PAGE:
Click here to view
Figure 3: Cardiac magnetic resonance show myocarditis-like syndrome is observed in the COVID-19 patients. Reproduced with permission from ref[63]

Click here to view

Myocardial inflammation can lead to local cell necrosis and fibrosis, resulting in myocardial damage and dysfunction. CMR has irreplaceable advantages in evaluating cardiac function. It can calculate the function parameters of left and right ventricular such as end-systolic volume, end-diastolic volume, stroke output, ejection fraction, and so on.[64],[70] In Riccardo's report,[63] he found diffuse hypokinesia in both ventricles (LVEF reached 35%), without symptoms of valvular heart disease. After treating for a week, the patient's LVEF increased to 44%. In Esposito's study,[65] he used multiplanar cine imaging to find that patients had normal left ventricular end-diastolic volume despite the cardiac function was abnormal. In both studies, the cardiac function of patients was restored and pericardial effusion decreased after receiving supportive treatment. The reason for the transient cardiac dysfunction remains unknown now.

There was a certain correlation between cardiac dysfunction, the changes in hemodynamics and thrombosis, COVID-19 patients had high incidence of thrombosis even they got regular thrombolytic therapy timely.[21] In previous research, researchers found DE-CMR has the highest sensitivity, specificity, and diagnostic accuracy after comparing the sensitivity of two means in thrombosis detection.[54] In the report of Alcoberro Torres et al.,[71] a mass with a smooth edge was found on the roof of the right heart during follow-up despite the patient was treated with Bemiparin to prevent thrombosis, then the mass disappeared after increasing the dose of anticoagulant. Patients with COVID-19 should be on highly alert to thrombosis. The thrombosis formed in the heart may be one of the causes of pulmonary embolism in COVID-19 patients; PE should be excluded in combination with CT findings.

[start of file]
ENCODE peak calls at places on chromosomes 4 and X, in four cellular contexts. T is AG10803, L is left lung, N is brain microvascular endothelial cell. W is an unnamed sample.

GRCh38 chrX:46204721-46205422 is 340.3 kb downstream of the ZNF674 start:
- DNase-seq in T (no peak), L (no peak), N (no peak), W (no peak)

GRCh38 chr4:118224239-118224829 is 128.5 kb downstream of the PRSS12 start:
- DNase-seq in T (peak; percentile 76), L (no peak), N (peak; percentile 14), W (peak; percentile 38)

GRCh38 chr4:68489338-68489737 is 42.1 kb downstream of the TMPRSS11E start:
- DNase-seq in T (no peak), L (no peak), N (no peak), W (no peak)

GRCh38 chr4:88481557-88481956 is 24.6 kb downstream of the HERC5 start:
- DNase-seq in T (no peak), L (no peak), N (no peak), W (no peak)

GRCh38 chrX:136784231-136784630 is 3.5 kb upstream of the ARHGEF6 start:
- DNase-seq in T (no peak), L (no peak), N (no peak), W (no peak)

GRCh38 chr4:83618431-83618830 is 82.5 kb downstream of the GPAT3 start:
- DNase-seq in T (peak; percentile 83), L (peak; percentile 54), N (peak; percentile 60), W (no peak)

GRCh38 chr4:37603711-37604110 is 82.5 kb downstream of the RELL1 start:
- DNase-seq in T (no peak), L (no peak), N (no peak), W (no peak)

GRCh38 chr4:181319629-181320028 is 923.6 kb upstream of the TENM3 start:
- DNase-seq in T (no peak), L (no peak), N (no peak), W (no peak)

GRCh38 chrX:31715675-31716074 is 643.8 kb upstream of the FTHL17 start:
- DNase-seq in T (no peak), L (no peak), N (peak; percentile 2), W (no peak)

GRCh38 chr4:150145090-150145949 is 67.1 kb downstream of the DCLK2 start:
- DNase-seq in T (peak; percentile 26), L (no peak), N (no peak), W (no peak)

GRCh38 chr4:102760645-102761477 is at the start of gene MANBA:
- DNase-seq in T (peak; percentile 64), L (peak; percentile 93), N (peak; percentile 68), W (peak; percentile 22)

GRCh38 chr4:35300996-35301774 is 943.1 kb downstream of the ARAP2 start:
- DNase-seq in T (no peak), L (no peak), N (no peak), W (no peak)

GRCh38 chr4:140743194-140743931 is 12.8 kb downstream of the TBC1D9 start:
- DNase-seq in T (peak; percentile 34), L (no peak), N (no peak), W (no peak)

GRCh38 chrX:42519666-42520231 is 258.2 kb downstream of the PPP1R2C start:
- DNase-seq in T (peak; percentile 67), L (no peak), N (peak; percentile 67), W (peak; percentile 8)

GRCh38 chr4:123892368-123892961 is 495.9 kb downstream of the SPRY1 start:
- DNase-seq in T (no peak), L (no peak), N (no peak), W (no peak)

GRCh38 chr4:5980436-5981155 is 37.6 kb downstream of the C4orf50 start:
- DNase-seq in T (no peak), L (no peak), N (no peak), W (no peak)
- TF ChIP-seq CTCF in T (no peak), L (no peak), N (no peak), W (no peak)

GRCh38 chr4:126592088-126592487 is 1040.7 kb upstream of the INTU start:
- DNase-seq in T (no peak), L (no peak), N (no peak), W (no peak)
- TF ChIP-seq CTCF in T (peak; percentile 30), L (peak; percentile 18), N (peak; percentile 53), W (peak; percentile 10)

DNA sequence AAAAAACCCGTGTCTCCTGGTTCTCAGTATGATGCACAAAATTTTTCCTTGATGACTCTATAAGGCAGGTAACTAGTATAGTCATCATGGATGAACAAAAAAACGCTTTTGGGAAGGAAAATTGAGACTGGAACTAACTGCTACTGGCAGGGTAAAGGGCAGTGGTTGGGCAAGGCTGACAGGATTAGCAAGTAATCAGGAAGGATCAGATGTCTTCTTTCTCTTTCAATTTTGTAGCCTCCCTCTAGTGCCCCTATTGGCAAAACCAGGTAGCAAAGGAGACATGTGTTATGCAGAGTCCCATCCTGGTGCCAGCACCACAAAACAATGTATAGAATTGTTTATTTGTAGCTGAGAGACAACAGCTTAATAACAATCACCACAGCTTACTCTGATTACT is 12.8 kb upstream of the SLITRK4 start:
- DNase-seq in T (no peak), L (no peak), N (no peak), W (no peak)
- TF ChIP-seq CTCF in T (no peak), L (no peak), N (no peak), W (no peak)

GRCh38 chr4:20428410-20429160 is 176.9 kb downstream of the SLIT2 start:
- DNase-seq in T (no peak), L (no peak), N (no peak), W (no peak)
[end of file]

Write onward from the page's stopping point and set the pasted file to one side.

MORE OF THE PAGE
CMR may be a safe and highly sensitive means for the diagnosis and detection of cardiac diseases in patients who did not need intensive care or in patients who have recovered. However, there are few studies on the prognosis of patients recovering from COVID-19-related cardiac complications now.

Positron emission tomography of the heart

Myocardial perfusion imaging (MPI) with single-photon emission computed tomography (SPECT) is of great importance in the diagnosis of CHD, the judgment of myocardial infarction area, as well as the evaluation of myocardial ischemia.[42],[72],[73] Myocardial necrosis related to COVID-19 is not extensive patchy necrosis but single-cell scattered death; these manifestations are easily found by SPECT-MPI. In the area of low coronary perfusion, the intake of 201Tl showed perfusion defects in the first 10-15 min, delayed imaging (after 3–4 h) is characterized by radioactive concentration, these differences in the imaging are useful to distinguish the area of ischemia clearly. Besides, previous research has shown that SPECT-MIP could predict myocardial function recovery with a high accuracy, which played a critical role in clinical management and guided the recovery of cardiac function in patients.[44]

  Conclusion Top

The worldwide pandemic trend of COVID-19 has been formed, the situation remains serious at present. Although its performance in the respiratory system is very serious, it influences the cardiovascular system through various mechanisms, the fatality rate is extremely high. The multimode imaging plays an important role in the process of diagnosis and treatment now; it is also useful for hierarchical management, so as to achieve the best clinical treatment.


We thank our colleagues in the research group for their help in critically reading the manuscript and language proofreading. All authors have participated sufficiently in the collection, analysis, and interpretation of the data.

Financial support and sponsorship


Conflicts of interest

There are no conflicts of interest.

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  [Figure 1], [Figure 2], [Figure 3]